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# Abstract Algebra I by Randall R. Holmes

By Randall R. Holmes

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Extra resources for Abstract Algebra I

Example text

6 Example addition). Is Q isomorphic to Z? (both viewed as groups under Solution It was pointed out in Section 2 that |Q| = |Z|, which is to say that 36 there exists a bijection from Q to Z. 3, that Q Z. Instead, we might try to imagine some property that Q has that Z does not have. We observe that between any two distinct elements x and y of Q there exists another element of Q (namely, (x + y)/2). But this is not the case for Z since, for instance, there is no integer between the integers 1 and 2.

This permutation is called an r-cycle (or a cycle of length r) and we write length(σ) = r. A cycle is unchanged if the last number is moved to the first. For instance: (1, 5, 2, 4) = (4, 1, 5, 2) = (2, 4, 1, 5) = (5, 2, 4, 1). ” If the numbers are arranged in order around a circle, then a cyclic permutation corresponds to a rotation of the circle. 59 The inverse of a cycle is obtained by writing the entries in reverse order. For example, (1, 5, 2, 4)−1 = (4, 2, 5, 1). A transposition is a 2-cycle.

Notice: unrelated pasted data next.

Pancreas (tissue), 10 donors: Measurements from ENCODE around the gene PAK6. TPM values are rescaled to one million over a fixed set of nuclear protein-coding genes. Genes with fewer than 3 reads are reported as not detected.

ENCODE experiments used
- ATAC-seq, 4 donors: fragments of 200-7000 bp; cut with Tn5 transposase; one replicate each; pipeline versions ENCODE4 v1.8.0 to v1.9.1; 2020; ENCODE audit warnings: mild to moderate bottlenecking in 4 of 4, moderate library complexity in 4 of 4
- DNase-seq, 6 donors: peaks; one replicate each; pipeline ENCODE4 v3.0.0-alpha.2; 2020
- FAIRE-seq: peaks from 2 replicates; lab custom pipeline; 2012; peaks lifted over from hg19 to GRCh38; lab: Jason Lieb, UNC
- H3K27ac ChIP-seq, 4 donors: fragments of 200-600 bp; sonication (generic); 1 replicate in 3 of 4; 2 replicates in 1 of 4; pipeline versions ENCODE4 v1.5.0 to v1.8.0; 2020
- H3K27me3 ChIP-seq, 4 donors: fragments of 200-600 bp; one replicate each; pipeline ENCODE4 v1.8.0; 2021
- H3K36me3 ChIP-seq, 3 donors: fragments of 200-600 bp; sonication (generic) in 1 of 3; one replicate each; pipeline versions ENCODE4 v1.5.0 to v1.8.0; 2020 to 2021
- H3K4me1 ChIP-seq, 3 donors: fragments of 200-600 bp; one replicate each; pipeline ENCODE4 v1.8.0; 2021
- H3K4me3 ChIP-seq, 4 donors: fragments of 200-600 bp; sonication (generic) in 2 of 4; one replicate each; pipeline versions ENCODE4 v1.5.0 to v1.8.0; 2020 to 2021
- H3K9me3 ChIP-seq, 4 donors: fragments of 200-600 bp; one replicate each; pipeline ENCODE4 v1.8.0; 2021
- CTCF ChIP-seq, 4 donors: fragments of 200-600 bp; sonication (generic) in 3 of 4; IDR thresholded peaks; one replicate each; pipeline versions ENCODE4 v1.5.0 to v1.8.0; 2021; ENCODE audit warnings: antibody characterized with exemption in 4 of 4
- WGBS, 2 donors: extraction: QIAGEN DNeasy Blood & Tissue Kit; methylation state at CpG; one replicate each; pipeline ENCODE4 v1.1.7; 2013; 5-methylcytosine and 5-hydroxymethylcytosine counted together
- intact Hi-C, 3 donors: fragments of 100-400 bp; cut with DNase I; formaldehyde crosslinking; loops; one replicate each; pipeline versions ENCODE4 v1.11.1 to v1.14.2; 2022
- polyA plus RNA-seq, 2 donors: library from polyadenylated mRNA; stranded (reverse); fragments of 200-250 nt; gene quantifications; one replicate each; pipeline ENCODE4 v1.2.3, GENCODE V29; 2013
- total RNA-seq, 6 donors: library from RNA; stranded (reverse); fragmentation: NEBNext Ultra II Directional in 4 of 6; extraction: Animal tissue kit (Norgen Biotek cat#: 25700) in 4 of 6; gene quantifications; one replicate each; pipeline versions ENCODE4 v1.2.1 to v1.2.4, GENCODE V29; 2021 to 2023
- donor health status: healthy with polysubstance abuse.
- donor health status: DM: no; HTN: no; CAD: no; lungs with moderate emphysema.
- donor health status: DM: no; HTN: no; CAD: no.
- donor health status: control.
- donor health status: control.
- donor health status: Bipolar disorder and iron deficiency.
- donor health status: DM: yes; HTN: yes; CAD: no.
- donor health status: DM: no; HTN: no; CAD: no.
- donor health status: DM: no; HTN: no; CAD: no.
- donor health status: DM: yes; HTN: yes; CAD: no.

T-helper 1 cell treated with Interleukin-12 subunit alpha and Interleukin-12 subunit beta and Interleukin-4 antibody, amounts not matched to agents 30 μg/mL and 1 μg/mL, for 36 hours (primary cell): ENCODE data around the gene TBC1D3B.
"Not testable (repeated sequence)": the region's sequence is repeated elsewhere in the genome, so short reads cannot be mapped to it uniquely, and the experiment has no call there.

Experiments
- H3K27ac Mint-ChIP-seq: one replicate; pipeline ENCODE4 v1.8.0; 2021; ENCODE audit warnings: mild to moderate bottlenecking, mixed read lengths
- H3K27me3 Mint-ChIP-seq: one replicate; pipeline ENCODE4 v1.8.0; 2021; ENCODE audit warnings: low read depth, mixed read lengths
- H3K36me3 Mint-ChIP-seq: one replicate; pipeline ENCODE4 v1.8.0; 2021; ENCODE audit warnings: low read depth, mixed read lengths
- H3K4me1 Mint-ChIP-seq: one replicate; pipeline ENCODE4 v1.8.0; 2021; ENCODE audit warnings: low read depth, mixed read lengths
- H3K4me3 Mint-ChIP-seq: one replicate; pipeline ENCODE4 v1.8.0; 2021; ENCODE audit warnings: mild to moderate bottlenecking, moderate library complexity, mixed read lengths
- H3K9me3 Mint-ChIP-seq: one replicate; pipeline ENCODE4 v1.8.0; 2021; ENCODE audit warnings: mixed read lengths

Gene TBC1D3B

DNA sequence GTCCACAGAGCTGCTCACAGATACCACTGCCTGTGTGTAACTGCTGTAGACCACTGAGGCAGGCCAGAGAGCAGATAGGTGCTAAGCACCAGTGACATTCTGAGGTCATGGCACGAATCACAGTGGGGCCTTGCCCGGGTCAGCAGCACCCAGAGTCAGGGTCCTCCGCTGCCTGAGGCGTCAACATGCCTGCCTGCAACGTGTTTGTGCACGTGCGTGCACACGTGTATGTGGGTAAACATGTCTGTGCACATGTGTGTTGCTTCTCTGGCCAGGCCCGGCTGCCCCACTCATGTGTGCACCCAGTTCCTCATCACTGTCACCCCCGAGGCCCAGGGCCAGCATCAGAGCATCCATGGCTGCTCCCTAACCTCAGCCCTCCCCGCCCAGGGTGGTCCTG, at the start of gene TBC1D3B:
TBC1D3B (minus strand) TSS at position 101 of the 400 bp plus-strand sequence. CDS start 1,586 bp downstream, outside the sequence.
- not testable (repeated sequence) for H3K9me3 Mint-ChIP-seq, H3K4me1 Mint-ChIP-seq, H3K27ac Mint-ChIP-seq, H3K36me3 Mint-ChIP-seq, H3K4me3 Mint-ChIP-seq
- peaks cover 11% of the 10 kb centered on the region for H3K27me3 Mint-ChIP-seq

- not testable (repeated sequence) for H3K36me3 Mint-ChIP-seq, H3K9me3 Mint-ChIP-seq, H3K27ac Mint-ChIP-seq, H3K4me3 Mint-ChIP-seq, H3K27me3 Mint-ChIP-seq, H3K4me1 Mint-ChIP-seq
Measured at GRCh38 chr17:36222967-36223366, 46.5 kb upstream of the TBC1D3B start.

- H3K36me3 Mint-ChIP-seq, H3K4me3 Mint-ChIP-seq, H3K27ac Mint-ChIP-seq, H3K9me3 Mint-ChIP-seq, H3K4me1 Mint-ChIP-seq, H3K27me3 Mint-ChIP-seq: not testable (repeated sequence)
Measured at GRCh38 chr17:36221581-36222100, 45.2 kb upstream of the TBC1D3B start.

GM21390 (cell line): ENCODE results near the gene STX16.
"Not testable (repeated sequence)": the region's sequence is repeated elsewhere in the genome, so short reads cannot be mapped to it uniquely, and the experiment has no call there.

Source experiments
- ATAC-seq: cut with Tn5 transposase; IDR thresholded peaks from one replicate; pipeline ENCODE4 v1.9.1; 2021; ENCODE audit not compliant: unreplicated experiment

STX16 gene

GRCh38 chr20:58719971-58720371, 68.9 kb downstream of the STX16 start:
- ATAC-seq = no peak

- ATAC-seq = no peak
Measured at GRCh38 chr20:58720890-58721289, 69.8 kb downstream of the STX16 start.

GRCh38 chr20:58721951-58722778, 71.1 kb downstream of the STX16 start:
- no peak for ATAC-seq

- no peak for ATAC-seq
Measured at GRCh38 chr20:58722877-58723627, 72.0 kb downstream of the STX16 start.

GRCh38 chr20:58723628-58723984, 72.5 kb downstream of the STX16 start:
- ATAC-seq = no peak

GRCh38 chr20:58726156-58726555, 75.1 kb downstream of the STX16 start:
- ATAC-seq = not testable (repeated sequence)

Since gcd(m, n) = 1, it follows that mn divides k. In particular, mn ≤ k. On the other hand k is the order of the cyclic subgroup of Zm ⊕ Zn generated by (1, 1), so k is less than or equal to the order of Zm ⊕ Zn , which is mn. We conclude that k = mn, so in fact (1, 1) = Zm ⊕ Zn . Therefore Zm ⊕ Zn is cyclic. 1, Zm ⊕ Zn ∼ = Zmn . 57 6 – Exercises 6–1 Let G be a cyclic group of order n. Prove that if d is a positive integer dividing n, then G has a subgroup of order d. 1. First work with the special case G = Z12 to get an idea for the proof.